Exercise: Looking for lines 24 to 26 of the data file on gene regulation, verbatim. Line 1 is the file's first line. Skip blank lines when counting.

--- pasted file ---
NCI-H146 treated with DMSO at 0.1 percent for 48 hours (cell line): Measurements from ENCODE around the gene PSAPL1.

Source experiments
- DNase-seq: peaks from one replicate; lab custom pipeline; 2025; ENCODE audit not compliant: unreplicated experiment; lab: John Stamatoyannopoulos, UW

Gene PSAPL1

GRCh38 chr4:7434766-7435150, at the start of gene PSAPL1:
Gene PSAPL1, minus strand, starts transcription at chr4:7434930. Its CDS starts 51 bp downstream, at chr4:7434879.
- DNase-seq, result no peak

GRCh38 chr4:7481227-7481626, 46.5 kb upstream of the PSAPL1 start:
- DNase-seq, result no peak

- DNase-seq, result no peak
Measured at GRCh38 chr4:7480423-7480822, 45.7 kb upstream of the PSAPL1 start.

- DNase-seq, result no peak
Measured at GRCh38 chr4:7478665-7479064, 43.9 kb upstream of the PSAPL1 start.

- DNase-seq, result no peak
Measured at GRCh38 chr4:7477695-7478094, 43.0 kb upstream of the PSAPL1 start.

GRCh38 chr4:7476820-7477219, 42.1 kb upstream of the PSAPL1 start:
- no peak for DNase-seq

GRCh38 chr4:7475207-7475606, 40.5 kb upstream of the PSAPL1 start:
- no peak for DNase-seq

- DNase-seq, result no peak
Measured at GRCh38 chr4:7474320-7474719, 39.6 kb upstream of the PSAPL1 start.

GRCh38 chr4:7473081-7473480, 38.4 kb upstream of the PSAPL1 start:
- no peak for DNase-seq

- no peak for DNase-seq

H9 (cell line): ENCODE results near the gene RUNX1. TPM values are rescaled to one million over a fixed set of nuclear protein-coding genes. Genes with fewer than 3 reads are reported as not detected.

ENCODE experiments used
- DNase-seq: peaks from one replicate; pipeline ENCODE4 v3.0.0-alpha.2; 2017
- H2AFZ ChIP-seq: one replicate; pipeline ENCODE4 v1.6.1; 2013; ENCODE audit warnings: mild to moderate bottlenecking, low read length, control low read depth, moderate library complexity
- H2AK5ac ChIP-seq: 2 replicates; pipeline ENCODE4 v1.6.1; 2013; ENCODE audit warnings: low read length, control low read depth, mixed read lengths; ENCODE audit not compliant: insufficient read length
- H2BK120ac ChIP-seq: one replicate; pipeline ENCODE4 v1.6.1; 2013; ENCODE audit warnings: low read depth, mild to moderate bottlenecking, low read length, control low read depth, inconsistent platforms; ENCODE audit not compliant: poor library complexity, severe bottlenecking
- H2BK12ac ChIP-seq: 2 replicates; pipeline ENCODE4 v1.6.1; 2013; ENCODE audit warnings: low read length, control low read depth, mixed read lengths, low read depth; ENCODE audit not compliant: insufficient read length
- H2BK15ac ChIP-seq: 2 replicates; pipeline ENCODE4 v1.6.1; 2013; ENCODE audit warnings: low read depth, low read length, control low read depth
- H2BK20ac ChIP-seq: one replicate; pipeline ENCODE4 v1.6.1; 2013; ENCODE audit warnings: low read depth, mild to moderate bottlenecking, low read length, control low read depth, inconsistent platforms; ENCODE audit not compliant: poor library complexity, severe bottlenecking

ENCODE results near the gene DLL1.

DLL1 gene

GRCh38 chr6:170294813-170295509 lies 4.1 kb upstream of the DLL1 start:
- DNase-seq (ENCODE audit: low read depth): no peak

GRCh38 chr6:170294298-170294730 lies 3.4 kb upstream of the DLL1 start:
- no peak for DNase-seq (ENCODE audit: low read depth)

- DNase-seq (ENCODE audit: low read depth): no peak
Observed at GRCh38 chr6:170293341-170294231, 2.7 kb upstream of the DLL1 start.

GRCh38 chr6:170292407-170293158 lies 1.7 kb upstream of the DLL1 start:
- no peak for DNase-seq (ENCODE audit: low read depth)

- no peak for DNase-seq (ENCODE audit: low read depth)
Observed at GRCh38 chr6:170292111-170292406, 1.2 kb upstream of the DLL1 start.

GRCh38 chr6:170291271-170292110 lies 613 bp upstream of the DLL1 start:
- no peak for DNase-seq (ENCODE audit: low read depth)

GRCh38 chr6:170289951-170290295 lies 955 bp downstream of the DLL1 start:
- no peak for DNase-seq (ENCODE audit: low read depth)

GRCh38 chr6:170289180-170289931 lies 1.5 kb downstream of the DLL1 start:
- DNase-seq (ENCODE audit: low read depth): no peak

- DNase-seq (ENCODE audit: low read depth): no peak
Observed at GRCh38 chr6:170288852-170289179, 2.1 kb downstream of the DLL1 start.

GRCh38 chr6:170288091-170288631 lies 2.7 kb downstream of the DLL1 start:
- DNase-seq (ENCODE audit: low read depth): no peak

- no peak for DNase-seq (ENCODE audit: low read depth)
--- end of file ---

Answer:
- no peak for DNase-seq

H9 (cell line): ENCODE results near the gene RUNX1. TPM values are rescaled to one million over a fixed set of nuclear protein-coding genes. Genes with fewer than 3 reads are reported as not detected.

ENCODE experiments used